Discussion Paper Details

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Title: Debt Sustainability and the Terms of Official Support

Author(s): Giancarlo Corsetti, Aitor Erce and Timothy Uy

Publication Date: November 2018

Keyword(s): Bailouts, Debt maturities, default, Rollover Risk, Sovereign debt and Spread

Programme Area(s): International Macroeconomics and Finance

Abstract: We study theoretically and quantitatively how official lending regimes affect a government's decision to raise saving as opposed to defaulting, and its implication for sovereign bond pricing by investors. We reconsider debt sustainability in the face of both output and rollover risk under two types of institutional bailouts: one based on long-maturity, low-spread loans similar to the ones offered by the euro area official lenders; the other, on shorter maturity and high-spread loans, close to the International Monetary Fund standards. We show that official lending regimes raise the stock of safe debt and facilitate consumption smoothing through debt reduction. However, to the extent that bailouts translates into higher future debt stocks and countercyclical deficits in persistent recessions, they also have countervailing effects on sustainability. As a result, the effect of official loans is nonlinear in their size. As the threshold for safe debt rises, the maximum debt level the country finds it optimal to sustain when markets price rollover risk falls. This result unveils a fundamental trade-off in the provision of official loans, in turn rooted in a basic form of moral hazard. Quantitatively, the model is able to replicate Portuguese debt and spread dynamics in the years of the bailout after 2011. We show that, depending on the composition of debt by maturity and official lending, sustainable debt levels can vary between 50% of GDP and 180% of GDP depending on the state of the economy and the conditions for market access. Longer maturities have a stronger effect on sustainability than lower spreads.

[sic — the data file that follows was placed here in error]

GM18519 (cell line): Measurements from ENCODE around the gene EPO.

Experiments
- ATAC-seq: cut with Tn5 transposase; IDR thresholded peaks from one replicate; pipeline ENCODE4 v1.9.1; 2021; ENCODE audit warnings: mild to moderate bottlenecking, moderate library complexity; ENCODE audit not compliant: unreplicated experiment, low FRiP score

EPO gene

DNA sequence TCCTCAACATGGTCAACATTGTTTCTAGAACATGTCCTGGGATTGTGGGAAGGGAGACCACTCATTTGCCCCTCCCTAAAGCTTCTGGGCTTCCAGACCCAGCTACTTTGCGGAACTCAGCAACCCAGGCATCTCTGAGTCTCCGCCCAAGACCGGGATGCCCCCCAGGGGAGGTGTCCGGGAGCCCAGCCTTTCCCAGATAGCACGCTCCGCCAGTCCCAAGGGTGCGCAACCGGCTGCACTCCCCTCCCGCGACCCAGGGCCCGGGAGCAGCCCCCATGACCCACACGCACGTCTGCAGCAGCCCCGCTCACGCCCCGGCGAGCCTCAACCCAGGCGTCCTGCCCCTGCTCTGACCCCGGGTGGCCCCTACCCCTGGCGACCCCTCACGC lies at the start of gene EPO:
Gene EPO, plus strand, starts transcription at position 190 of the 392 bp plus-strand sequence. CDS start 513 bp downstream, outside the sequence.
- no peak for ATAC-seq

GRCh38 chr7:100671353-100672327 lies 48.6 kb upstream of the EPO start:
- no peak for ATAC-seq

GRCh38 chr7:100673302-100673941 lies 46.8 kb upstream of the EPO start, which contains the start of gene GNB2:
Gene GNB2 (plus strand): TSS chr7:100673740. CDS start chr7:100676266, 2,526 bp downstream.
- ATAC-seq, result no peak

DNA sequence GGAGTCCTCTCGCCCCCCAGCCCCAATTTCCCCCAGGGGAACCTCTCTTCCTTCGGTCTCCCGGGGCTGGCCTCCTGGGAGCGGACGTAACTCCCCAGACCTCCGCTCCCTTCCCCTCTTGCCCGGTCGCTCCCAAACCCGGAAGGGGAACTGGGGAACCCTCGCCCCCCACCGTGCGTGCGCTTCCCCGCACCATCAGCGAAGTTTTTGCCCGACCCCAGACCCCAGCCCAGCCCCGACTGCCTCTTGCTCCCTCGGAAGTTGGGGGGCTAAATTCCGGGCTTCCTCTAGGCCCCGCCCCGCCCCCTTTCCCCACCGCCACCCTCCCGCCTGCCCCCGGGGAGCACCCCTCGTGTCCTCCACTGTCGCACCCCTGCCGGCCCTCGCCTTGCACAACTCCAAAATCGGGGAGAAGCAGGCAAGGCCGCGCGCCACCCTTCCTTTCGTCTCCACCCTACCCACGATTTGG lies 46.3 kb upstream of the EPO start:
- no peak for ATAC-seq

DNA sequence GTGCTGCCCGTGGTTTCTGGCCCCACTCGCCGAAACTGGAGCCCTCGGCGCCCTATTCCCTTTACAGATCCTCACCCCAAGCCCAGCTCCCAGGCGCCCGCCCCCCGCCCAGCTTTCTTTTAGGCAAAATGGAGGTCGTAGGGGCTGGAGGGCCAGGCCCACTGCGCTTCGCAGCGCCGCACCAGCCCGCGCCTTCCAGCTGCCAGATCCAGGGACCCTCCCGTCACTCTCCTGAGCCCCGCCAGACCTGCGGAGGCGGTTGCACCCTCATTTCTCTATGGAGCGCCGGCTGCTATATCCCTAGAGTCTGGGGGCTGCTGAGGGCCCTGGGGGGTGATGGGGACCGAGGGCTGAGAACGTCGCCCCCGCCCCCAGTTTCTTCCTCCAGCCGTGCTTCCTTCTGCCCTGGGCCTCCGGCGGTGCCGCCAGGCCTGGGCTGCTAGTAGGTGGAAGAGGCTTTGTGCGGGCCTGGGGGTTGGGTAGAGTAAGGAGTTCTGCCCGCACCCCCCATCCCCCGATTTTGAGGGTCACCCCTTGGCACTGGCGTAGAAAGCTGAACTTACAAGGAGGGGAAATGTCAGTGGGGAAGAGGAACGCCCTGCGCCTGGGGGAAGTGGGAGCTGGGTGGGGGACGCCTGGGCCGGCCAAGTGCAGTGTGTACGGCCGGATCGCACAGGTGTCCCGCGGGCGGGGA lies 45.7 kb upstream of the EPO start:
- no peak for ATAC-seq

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Bibliographic Reference

Corsetti, G, Erce, A and Uy, T. 2018. 'Debt Sustainability and the Terms of Official Support'. London, Centre for Economic Policy Research.